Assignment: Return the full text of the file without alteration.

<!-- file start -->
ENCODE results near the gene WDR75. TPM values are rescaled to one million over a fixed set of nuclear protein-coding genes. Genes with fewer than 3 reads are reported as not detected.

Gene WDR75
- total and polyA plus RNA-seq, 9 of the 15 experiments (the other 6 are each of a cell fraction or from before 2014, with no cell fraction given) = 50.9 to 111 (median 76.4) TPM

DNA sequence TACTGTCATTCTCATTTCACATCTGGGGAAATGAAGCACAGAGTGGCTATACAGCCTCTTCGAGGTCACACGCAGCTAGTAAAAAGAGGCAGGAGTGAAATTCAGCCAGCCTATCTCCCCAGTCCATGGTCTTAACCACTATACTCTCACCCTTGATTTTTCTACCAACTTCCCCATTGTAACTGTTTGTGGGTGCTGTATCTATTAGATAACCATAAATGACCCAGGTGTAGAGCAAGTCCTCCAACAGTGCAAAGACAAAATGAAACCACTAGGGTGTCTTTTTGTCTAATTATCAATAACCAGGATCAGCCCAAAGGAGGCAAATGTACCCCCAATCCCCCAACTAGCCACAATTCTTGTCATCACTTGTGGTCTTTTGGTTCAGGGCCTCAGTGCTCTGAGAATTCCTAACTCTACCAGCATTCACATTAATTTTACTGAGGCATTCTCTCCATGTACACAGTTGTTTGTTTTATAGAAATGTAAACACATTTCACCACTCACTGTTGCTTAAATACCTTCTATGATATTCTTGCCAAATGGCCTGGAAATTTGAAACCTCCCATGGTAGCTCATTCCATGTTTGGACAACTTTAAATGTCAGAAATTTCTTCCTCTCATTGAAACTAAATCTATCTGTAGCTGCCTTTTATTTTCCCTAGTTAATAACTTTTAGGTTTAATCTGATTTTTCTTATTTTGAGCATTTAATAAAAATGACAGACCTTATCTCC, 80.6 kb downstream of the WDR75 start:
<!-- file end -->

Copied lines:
ENCODE results near the gene WDR75. TPM values are rescaled to one million over a fixed set of nuclear protein-coding genes. Genes with fewer than 3 reads are reported as not detected.

Gene WDR75
- total and polyA plus RNA-seq, 9 of the 15 experiments (the other 6 are each of a cell fraction or from before 2014, with no cell fraction given) = 50.9 to 111 (median 76.4) TPM

DNA sequence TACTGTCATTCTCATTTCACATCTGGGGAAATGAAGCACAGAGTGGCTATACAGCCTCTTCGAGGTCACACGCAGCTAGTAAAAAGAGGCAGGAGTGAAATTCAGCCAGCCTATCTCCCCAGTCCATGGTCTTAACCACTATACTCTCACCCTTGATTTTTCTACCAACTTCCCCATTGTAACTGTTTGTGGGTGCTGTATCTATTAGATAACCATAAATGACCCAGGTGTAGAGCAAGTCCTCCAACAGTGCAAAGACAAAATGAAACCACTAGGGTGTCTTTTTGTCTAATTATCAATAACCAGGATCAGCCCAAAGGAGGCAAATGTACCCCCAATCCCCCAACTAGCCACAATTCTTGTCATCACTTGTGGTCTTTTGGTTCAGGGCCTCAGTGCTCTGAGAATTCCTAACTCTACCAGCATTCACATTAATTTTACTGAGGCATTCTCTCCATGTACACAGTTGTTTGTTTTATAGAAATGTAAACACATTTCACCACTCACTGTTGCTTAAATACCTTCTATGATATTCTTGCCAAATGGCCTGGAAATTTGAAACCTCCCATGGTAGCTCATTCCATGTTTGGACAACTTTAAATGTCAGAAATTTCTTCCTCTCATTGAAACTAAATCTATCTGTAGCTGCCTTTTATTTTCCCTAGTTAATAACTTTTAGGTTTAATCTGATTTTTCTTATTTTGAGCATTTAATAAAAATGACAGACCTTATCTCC, 80.6 kb downstream of the WDR75 start: